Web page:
In the past 2 days there have been 2 separate reports of yellow-bellied sea snakes washing ashore at the Silver Strand beach in Oxnard, California, approximately 70 miles north of Los Angeles and 200 miles north of San Diego. These sea snakes are usually found in Baja California and in other parts of the world where ocean temperatures are in the vicinity of 72 degrees or warmer (the Indian and Tropical Pacific Oceans and the coasts of Africa, Asia, Australia, Central America and Mexico).
The snake described in this CNN report was discovered by surfer Robert Forbes on Friday, October 16, 2015. Forbes retrieved the snake in order to give it to an expert herpetologist from the natural history museum in Los Angeles for identification. The snake later died.
The day before Forbes’ discovery, Anna Iker took the following photo of a dead yellow-bellied sea snake on the same beach.
Sea Snakes Have Not Been Seen in Southern California for 30 Years
The California Herps website reports that sea snakes were observed in California in the San Diego area in 1985, near San Clemente beach in 1983 (a major El Niño year), and in Los Angeles Bay in 1961. The herpetologist who visited Robert Forbes told him that a specimen was collected in San Clemente in 1972 (the specimen in the jar in the CNN video), and that this week’s Oxnard sea snake sightings are the northernmost sightings on the Pacific Coast to have been documented and confirmed.
Other out-of-place tropical sea creatures including whale sharks, a hammerhead shark, pelagic red crabs, and Australian jellyfish have been reported off of the Southern California coast recently due to the El Nino-induced high sea temperatures.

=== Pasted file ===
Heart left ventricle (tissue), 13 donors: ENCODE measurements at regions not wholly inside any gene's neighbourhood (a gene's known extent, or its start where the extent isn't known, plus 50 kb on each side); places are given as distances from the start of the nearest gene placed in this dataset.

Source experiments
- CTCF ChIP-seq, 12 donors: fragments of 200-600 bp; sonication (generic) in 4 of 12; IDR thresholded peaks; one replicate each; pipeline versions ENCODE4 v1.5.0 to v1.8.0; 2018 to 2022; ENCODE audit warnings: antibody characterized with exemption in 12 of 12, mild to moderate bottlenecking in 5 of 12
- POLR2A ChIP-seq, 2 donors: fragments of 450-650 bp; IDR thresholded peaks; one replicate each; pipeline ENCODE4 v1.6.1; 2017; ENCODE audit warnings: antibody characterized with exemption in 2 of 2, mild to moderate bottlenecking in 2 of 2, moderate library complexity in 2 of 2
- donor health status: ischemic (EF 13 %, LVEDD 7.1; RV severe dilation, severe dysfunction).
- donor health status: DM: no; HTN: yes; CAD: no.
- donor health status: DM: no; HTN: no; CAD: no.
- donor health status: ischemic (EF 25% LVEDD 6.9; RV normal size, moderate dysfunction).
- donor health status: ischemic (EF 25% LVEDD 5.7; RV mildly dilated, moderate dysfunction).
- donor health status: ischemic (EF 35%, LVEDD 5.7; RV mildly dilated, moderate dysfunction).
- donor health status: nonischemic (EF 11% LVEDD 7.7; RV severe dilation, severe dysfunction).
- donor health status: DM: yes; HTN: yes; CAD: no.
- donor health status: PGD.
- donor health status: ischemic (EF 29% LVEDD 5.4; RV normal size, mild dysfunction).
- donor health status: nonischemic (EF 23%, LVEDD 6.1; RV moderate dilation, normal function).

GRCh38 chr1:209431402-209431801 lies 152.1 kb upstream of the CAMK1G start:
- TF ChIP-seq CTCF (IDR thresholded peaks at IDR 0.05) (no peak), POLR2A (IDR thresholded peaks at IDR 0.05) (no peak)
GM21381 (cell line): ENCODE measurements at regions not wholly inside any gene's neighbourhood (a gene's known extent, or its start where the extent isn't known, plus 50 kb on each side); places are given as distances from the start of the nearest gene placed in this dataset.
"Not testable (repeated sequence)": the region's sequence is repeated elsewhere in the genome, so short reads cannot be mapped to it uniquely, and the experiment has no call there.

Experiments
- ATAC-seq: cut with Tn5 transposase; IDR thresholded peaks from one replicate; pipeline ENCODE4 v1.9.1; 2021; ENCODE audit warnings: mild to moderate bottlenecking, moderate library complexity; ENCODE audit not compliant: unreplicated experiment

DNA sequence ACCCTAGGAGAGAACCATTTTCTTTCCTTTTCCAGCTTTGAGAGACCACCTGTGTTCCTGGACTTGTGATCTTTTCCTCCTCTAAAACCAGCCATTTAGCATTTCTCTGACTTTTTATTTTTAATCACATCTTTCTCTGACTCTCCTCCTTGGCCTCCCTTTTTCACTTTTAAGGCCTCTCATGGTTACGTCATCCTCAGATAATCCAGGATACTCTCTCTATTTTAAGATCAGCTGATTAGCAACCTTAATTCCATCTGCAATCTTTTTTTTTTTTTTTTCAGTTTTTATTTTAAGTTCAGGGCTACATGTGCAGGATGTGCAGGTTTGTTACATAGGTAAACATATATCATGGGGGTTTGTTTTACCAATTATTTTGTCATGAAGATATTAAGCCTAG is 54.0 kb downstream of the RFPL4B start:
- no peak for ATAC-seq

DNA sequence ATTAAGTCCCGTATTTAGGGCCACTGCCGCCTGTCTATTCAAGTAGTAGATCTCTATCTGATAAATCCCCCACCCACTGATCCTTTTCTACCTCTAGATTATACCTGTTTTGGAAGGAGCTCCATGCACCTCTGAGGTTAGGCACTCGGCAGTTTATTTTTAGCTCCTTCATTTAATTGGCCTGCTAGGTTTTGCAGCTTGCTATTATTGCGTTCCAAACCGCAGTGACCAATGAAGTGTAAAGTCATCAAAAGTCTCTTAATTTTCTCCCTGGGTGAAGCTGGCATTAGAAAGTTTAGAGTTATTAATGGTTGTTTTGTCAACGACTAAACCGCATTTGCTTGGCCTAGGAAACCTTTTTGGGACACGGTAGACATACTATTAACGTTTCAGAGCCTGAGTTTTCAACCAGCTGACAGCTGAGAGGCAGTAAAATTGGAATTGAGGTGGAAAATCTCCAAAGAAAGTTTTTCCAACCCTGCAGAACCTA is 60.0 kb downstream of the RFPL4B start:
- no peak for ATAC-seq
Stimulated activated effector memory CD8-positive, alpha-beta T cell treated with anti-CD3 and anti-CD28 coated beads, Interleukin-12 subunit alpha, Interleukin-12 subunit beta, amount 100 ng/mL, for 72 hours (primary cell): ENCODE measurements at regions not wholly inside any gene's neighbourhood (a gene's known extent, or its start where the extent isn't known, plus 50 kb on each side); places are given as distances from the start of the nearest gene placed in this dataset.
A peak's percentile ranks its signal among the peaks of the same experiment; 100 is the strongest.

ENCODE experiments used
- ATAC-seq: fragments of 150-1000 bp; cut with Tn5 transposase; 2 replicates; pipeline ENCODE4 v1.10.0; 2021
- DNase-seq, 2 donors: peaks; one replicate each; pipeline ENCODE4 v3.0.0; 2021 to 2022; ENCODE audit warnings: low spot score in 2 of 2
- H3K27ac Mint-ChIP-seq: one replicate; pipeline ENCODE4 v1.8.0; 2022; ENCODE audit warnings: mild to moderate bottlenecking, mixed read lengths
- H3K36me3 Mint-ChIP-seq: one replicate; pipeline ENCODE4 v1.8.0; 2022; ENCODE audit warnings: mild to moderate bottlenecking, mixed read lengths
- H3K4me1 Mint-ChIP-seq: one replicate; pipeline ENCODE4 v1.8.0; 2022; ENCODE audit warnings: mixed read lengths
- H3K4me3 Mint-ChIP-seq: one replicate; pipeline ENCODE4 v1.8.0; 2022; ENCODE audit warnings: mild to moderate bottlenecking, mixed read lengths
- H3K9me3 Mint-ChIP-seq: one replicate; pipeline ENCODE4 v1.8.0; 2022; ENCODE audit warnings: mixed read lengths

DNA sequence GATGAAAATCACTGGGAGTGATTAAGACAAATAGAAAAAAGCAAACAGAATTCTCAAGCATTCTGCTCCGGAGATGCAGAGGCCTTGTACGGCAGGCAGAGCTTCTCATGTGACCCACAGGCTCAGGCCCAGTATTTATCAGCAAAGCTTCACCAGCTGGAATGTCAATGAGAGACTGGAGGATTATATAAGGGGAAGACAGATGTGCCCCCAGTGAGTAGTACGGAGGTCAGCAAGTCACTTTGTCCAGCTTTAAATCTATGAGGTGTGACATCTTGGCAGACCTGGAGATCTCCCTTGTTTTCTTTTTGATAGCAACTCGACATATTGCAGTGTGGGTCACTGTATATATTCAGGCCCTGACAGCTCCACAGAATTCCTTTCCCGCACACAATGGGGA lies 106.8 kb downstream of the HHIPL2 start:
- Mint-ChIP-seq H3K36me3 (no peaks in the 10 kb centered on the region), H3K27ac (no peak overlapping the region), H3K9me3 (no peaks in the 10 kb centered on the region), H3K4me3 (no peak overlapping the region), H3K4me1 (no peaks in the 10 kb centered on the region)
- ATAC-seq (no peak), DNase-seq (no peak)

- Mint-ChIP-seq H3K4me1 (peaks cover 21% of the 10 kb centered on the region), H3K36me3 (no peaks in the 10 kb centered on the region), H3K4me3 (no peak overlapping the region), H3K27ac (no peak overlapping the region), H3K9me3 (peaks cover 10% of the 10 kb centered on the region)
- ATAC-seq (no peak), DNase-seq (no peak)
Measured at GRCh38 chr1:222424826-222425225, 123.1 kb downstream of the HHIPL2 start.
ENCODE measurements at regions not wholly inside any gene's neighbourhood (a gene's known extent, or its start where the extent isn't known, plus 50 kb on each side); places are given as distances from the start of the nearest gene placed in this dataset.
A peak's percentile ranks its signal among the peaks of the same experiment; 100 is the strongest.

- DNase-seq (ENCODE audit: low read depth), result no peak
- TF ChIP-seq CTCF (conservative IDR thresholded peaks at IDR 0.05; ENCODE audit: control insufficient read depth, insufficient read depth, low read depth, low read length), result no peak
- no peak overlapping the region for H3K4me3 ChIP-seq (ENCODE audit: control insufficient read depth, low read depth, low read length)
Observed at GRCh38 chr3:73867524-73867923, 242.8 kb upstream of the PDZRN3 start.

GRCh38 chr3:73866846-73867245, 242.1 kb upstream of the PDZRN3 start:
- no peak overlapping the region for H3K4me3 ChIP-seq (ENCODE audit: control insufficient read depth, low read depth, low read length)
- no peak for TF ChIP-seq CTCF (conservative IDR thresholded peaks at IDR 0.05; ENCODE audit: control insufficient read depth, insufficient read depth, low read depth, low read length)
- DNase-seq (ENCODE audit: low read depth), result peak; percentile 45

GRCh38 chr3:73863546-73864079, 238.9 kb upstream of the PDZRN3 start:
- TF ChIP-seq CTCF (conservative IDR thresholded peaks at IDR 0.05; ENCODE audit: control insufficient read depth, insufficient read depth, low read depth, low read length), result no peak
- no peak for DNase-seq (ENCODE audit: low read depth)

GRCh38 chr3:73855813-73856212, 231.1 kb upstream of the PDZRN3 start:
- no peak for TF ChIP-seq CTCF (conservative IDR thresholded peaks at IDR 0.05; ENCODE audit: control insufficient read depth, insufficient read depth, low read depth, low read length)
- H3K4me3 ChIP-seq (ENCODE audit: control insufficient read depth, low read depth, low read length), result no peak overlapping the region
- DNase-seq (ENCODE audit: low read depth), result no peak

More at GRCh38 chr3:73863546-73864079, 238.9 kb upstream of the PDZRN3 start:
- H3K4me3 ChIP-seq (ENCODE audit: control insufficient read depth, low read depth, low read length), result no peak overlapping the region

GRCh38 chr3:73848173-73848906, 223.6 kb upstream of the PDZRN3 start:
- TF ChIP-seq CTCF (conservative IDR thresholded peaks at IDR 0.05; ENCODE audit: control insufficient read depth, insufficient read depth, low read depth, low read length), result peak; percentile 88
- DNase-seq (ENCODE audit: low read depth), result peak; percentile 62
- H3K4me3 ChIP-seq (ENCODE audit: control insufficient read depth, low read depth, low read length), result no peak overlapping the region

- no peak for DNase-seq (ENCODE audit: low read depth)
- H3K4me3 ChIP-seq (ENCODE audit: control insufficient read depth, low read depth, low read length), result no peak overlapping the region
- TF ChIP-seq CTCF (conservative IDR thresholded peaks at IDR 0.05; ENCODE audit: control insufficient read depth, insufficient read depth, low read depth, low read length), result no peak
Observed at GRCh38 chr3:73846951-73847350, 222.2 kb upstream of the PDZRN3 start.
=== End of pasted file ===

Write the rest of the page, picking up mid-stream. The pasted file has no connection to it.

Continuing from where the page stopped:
If You See a Sea Snake
If you are in Southern California and see a sea snake (try to say that 10 times fast 🙂 ), scientists ask that you take photos, note the exact location, and report any sightings to iNaturalist and Herp Mapper. And above all, do not handle the sea snake. Give it a wide berth, because it is highly venemous!
Sea Snakes are Highly Venomous and Bites are Often Lethal.
Yellow-bellied sea snakes have some of the most lethal venom in the world, having descended from Cobras and Australian tiger snakes, and there is no known antivenom. So one bite can kill a human. I wonder if the surfer knew that prodding and handling this animal was life-threatening to him? He is very lucky that unlike venemous land snakes, sea snakes are not very aggressive, are usually reluctant to strike, and when they do strike, they often strike without injecting venom.
However, National Geographic Emerging Explorer Zoltan Takacs states that two people were killed by sea snake bites during National Geographic’s filming of the following 3 minute video. The video is somewhat graphic, showing the swollen limbs of one of the sea snake bite victims.
Eating Venemous Sea Snakes Contributes to Rhinoceros Poaching!
An additional horrifying fact that this video reveals is that since there is no known antivenom, the local folk medicine cure for sea snake bite involves treating the wound with a mixture of garlic and rhinoceros horn. So the harvesting of a quarter million sea snakes from the Gulf of Thailand per year for food is directly contributing to the demise of the African Rhino. Incredible.
Other Sea Snake Factoids